There are a ton of reasons to convert a planning load file to an Essbase load file.  Maybe you are migrating a file from one environment to another, or simple want to load the file faster, but there are reasons to use the Essbase format.

Oracle is working on an enhancement that should be released in the next month or two that will use a load rule to load data to the app using the Essbase load format, which means the logging will be much improved, it won’t stop at the first failed line, and it will log all the errors, just like the Planning load format.  That is great news for those of us that use the planning format purely for the logging.


Before I get into the script, I want to touch on the speed of this method.  The file I used, based on a real situation, was over 89 million lines (yes, that is correct, million), and took over 5 hours to load as a Planning file.  It had to be split into three files to be under the 2GB limit, but it successfully loaded.  The file was received late in the morning and had to be loaded before the start of the day, so a 5 to 6-hour processing time was unacceptable.  By the way, yes, the file was sorted appropriately based on the sparse and dense settings.

I was able to build a unix/linux script using awk to convert this file to an Essbase load format and it only took about 9 minutes to convert.  The improved load time was pretty drastic.  It finished in under 15 minutes.

For testing, it was great, and it was perfect to improve the processing until the source system could rebuild the export in the Essbase format.  Just to reiterate, I added less than 10 minutes to convert the file, and reduced the load time by 4.5 hours, so it was worth the effort.

The Catch

Before I continue, if you are unfamiliar as to why the two load formats, here is the difference.  Essbase loads the data directly to Essbase.  The Planning load will bounce the file off the Planning repository to convert any smart list string account to the appropriate number, which is what is stored in Essbase.  This process creates a new file on the server, in an Essbase load format, with the numeric representation of each smart list account.  If you have no smart list conversions, this entire process is done for no reason, which was the case in this situation.  So, this isn’t the answer in every situation.

The Script

Before I get into the script, if you know me you know I love my Mac.  One of the reasons is because I have the performance of a Mac, I can obviously can run Windows whenever I want, and I have the ability to run Bash scripts through the terminal.  I am not a Bash scripting expert, but it is extremely powerful for things like this, and I am learning more as I need to build out functionality.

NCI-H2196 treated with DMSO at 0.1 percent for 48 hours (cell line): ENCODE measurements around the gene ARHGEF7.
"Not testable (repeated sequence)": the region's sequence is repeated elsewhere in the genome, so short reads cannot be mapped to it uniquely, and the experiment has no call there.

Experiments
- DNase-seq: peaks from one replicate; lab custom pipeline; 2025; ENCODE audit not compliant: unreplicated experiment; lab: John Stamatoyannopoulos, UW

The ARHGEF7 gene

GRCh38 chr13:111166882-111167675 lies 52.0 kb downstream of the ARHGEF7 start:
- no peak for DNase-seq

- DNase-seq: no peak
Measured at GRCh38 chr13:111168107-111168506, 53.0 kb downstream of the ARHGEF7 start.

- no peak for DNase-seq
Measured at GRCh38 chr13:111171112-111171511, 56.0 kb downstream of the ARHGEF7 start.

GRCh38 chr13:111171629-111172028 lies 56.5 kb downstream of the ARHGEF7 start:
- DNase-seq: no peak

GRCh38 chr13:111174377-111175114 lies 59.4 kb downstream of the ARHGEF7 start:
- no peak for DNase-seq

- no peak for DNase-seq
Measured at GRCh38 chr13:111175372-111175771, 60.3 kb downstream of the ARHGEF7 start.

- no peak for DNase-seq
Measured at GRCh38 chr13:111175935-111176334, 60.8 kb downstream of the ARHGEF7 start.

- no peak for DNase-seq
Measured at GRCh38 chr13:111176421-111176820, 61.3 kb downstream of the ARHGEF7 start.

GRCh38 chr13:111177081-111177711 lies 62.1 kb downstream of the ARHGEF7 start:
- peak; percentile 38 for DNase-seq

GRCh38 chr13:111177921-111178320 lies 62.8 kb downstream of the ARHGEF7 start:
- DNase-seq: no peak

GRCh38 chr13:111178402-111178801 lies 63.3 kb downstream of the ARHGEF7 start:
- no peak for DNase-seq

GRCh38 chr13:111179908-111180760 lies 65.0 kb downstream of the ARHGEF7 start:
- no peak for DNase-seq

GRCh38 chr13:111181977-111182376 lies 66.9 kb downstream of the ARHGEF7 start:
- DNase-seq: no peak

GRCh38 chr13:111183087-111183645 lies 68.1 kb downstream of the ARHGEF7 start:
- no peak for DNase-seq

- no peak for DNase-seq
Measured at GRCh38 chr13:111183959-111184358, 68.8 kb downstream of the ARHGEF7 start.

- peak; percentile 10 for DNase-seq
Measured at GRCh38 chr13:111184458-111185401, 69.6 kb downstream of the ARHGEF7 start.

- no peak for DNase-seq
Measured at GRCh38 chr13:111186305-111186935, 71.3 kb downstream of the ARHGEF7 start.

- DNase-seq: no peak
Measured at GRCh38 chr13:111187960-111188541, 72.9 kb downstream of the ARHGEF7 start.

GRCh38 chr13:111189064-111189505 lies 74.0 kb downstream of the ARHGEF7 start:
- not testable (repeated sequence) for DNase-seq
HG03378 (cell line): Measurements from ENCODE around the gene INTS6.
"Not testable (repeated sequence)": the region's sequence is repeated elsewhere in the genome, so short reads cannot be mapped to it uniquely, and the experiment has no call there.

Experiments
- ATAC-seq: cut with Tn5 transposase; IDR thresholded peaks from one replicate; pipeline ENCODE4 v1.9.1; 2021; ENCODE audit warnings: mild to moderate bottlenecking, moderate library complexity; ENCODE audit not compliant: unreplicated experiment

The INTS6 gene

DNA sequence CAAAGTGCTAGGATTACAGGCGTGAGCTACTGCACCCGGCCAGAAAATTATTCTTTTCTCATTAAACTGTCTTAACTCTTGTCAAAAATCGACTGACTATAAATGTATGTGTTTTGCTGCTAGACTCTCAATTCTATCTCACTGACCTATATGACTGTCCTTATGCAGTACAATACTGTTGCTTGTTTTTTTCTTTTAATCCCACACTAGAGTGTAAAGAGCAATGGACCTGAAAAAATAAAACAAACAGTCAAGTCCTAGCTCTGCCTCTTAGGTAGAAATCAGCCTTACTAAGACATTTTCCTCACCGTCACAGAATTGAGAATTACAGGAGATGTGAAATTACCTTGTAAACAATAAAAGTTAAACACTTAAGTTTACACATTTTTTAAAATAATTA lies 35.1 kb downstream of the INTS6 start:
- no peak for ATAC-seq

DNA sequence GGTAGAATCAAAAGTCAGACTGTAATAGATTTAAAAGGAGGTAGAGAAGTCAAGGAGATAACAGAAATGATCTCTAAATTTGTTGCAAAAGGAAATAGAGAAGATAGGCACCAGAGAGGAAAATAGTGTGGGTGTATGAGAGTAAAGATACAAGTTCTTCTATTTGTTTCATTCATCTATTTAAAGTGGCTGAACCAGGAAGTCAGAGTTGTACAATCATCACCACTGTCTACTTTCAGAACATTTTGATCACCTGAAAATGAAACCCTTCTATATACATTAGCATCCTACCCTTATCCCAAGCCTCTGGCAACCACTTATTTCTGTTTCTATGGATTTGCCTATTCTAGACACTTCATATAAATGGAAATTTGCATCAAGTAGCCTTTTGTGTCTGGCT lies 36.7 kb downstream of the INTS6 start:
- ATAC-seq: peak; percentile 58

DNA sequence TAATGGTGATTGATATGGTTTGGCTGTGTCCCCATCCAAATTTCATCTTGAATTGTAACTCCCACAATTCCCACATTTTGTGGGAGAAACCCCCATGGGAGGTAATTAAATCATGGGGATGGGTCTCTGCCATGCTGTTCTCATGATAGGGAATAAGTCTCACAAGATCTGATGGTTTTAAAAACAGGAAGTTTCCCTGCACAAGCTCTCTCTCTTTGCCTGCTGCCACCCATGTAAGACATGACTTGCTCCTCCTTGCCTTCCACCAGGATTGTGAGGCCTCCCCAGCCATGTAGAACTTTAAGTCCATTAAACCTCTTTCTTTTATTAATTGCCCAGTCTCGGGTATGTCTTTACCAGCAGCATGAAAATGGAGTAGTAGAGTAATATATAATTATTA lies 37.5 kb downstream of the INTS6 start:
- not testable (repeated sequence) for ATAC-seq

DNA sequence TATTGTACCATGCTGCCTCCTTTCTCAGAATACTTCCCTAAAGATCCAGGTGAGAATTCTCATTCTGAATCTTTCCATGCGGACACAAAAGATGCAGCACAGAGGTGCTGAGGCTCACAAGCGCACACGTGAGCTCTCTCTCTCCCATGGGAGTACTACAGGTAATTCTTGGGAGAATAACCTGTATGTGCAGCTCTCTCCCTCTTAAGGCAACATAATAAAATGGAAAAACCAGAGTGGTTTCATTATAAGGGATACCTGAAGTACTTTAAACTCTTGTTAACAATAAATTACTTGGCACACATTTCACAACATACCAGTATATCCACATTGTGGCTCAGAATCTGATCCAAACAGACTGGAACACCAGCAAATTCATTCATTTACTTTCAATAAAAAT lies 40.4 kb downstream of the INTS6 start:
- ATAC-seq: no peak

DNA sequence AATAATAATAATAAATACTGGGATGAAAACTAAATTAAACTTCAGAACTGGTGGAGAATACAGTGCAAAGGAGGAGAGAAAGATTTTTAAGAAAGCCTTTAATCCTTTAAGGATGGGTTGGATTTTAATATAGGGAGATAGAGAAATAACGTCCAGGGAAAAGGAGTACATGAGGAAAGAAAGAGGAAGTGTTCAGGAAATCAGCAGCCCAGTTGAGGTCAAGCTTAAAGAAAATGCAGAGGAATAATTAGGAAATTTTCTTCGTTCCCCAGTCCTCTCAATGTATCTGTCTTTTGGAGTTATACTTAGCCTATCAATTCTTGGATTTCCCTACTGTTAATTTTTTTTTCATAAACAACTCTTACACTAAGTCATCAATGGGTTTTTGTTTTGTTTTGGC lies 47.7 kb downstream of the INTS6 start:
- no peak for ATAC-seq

If you are a Windows user, you can install and use Linux Bash scripting in Windows 10.  You can read about it here.

There are several languages that can be used, but I chose AWK, which is a domain-specific language designed for text processing and typically used as a data extraction and reporting tool. It is a standard feature of most Unix-like operating systems.

First the script.  Here is it.  I put the awk on multiple lines so it was a little more readable, but this is one command.

HEADERMBR=$(head -1 $FILE | cut -d ',' -f2)

awk -v var="$HEADERMBR" 
     'BEGIN {FS=","; OFS="\t"} 
     {gsub(/"/, ""); 
          print "\""$1"\"", "\""$3"\"", "\""$4"\"", 
                "\""$5"\"", "\""$6"\"", "\""$7"\"", 
                "\""$8"\"", "\""var"\"", $2}' 

There are a few things you will need to change to get this to work.  Update the source file and the load file to reflect the file to be converted, and the file name of the converted file, respectfully.  Inside the AWK script, I have 8 fields, 1 through 8.  This represents the 8 columns in my Planning file, or the dimensions and the data.  Your file might have a different count of dimensions.  If your file has more or less delimited columns (ignore the POV field quotes and assume that each delimited field in that is an additional field), update the script as needed

In this example is a planning file example and each arrow represents a field.  The print section of the awk command changes the column order to fit what the Essbase load format requires.

Breaking down AWK

This won’t teach you everything there is to know about AWK, as I am still learning it, but it will explain the pieces used in this command so you can get started.

This piece is simply creating two variables, the source file and the converted file name, so there aren’t multiple places to make these changes when the script needs updated.